Define: Generally Accepted Accounting Principles and Accrual Basis

1391 Words Dec 1st, 2012 6 Pages
Table of Contents Define the terms assets, liabilities, and equity. Are these terms related in any way? If so, how? 2 Assets 2 Liabilities 2 Owners ' Equity 2 What is the purpose of an account? What is the purpose of a ledger? Explain the following terms as they relate to a T account: 2 (a) Debit side 2 (b) Credit side 2 How is profit determined under (a) the cash basis of accounting and (b) the accrual basis of accounting? 3 Why are adjusting entries necessary? Surely they cause too much delay in preparing financial statements, and the financial effect of any entries made is immaterial in the long run.’ Respond to this criticism. 4 Compare and contrast the purposes of adjusting entries and closing entries 4 …show more content…
It is, however, simpler than the accrual basis accounting and quite suitable for small organizations that transact business mainly in cash. It can make obtaining financing more difficult due to its inaccuracy. (b) The accrual basis of accounting
A system of accounting based on the accrual principal, under which revenue is recognized when earned, and expenses are recognized when incurred.
Totals of revenues and expenses are shown in the financial statements (prepared at the end of an accounting period), whether or not cash was received or paid out in that period. Accruals basis accounting conforms to the provisions of GAAP in preparing financial statements for external users, and is employed by most companies except the very small ones (which use cash basis accounting). (200 words)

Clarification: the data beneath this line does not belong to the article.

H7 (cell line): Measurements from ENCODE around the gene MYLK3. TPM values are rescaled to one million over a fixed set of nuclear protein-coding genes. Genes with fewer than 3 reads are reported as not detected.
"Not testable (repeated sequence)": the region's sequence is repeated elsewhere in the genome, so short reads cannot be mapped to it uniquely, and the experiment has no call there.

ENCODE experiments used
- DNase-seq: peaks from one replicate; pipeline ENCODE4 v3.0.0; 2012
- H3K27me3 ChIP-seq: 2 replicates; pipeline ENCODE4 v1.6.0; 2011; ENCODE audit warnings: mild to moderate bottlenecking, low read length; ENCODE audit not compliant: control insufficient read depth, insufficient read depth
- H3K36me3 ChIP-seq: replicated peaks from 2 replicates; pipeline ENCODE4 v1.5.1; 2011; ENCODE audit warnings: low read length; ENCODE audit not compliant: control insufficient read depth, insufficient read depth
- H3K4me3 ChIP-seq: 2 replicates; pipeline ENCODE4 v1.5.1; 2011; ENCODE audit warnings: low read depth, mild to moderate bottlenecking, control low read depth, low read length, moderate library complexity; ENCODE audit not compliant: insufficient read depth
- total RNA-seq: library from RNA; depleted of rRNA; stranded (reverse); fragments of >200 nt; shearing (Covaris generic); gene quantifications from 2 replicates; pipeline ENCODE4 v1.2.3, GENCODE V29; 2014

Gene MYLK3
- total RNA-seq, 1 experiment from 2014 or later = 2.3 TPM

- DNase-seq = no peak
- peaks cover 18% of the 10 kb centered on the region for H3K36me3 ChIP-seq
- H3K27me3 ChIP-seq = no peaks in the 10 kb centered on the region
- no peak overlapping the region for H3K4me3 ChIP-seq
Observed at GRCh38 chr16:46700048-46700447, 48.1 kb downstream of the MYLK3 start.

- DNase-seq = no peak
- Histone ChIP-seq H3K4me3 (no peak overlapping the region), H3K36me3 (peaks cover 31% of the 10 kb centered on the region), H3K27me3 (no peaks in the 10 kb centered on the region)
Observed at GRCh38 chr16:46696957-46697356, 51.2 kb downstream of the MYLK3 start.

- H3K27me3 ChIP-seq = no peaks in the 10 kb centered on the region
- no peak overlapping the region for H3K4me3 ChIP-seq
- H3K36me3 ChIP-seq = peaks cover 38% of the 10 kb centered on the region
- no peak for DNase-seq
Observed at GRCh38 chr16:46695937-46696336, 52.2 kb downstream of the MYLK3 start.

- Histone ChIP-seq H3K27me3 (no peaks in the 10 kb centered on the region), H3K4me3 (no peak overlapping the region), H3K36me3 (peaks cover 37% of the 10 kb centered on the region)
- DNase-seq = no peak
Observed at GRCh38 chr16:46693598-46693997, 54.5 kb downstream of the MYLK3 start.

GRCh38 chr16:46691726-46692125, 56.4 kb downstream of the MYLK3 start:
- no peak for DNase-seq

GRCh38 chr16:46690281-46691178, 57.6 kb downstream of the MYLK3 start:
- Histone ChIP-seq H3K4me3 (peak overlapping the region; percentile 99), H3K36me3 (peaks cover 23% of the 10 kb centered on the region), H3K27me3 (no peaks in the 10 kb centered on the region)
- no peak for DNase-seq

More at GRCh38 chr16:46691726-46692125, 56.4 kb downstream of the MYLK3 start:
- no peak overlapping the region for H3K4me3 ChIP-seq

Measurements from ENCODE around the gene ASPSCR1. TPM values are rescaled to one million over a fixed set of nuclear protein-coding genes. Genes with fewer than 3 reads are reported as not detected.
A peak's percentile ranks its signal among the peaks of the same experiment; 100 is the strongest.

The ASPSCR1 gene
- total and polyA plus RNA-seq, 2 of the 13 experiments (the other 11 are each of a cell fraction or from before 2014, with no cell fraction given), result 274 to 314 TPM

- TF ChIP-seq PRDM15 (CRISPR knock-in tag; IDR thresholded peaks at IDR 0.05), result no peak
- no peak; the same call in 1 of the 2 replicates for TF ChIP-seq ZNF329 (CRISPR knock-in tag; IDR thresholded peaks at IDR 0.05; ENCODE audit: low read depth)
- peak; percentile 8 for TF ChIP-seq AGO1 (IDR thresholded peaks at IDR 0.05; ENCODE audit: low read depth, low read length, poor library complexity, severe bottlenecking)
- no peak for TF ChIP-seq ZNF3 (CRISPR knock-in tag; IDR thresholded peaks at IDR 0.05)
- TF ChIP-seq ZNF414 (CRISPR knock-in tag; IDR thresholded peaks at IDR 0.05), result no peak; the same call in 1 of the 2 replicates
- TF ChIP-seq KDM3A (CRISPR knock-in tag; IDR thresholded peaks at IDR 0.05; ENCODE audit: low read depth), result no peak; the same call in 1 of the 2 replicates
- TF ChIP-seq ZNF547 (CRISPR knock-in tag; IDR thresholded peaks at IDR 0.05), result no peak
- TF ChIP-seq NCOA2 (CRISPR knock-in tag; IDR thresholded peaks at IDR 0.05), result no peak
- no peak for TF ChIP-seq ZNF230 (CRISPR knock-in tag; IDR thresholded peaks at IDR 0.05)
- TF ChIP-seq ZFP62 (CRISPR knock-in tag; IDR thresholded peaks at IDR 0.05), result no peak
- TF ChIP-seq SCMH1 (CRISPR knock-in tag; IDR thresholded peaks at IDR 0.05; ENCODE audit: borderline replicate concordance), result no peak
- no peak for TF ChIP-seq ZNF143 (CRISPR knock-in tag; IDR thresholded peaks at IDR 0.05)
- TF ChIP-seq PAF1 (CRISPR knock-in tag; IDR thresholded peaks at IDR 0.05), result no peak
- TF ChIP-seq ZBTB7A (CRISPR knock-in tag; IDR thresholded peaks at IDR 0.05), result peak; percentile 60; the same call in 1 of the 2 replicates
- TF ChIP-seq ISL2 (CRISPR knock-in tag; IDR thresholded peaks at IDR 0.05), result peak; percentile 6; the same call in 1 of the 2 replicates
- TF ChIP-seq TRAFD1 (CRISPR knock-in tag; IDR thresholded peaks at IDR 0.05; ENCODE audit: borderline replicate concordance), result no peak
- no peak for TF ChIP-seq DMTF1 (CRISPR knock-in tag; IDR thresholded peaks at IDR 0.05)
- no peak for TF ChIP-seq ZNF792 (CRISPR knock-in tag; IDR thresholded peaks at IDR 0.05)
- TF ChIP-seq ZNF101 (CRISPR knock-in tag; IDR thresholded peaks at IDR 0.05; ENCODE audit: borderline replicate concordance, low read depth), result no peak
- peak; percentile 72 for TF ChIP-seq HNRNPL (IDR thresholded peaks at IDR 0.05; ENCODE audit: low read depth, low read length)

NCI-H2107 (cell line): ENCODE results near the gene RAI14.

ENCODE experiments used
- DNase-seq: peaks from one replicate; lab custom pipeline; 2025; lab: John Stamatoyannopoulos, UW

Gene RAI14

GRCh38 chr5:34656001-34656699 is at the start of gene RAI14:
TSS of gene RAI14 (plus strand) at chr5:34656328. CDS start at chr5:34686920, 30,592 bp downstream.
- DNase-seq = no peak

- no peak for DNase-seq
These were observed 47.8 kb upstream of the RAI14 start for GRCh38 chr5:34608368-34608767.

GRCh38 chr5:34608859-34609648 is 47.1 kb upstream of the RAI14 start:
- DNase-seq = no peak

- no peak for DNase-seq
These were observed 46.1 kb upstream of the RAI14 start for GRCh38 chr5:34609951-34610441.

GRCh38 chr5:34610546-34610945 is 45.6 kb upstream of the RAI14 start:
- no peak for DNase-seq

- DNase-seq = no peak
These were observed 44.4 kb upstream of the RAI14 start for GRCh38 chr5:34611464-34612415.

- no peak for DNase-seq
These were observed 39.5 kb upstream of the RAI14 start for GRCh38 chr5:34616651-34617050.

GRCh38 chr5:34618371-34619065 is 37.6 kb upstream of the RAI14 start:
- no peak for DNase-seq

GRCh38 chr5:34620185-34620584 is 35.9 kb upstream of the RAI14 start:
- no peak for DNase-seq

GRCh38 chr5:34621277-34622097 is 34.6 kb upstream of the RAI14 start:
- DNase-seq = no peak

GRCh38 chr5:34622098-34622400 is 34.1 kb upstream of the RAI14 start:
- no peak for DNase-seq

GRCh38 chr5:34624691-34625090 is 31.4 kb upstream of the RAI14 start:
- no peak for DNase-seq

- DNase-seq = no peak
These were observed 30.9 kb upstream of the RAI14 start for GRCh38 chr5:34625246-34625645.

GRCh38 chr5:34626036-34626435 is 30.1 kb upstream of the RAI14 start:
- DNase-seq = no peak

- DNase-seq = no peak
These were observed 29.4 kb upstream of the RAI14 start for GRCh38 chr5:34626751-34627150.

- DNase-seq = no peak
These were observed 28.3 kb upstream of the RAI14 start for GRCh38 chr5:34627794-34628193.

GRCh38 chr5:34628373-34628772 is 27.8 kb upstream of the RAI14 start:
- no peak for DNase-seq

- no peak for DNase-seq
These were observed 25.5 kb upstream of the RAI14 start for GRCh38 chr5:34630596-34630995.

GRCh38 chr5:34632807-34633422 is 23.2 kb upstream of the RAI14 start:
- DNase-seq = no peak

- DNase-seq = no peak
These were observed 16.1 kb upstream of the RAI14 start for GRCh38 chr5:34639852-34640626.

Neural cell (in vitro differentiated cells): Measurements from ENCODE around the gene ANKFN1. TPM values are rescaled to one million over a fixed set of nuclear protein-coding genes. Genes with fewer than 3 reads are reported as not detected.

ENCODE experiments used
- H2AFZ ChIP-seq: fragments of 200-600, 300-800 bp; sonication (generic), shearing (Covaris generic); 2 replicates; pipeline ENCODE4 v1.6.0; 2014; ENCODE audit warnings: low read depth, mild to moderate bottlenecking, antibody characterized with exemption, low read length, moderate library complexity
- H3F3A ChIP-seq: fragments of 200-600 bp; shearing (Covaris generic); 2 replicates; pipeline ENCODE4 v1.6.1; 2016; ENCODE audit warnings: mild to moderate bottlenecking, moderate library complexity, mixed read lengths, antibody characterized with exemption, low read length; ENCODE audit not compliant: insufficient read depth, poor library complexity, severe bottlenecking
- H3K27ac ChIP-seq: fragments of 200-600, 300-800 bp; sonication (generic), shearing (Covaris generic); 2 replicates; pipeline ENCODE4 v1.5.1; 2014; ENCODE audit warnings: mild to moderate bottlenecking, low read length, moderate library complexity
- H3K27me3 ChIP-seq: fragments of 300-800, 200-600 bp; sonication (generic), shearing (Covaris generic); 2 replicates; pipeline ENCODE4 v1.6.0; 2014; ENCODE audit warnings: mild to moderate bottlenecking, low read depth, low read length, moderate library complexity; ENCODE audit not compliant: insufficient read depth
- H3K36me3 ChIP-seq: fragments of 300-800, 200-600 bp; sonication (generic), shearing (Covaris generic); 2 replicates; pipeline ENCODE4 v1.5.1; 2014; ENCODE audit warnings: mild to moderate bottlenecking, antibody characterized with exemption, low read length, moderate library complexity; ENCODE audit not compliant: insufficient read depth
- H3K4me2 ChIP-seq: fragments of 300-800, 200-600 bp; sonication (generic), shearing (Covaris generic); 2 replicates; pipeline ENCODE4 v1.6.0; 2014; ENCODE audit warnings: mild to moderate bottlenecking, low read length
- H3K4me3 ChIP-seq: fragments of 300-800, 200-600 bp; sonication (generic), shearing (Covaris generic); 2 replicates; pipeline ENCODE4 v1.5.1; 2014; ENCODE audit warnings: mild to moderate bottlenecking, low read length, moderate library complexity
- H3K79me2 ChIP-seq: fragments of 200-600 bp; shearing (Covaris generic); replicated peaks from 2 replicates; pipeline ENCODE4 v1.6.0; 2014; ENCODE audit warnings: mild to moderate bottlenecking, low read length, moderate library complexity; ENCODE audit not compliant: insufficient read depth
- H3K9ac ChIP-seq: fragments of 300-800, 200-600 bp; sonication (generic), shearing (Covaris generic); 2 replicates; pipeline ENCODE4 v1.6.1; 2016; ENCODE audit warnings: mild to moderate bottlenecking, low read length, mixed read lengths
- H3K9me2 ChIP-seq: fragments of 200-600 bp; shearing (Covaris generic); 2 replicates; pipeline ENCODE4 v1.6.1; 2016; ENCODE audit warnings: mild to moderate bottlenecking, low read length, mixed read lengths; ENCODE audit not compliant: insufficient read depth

Why are adjusting entries necessary? Surely they cause too much delay in preparing financial statements, and the financial effect of any entries made is immaterial in the long run.’ Respond to this criticism.
Adjusting entries are journal entries usually made at the end of an accounting period to allocate income and expenditure to the period in which they actually occurred or Adjusting entries are accounting journal entries that convert a company 's accounting records to the accrual basis of accounting. An adjusting journal entry is typically made just prior to issuing a company 's financial statements.
Based on the matching principle of accrual accounting, revenues and
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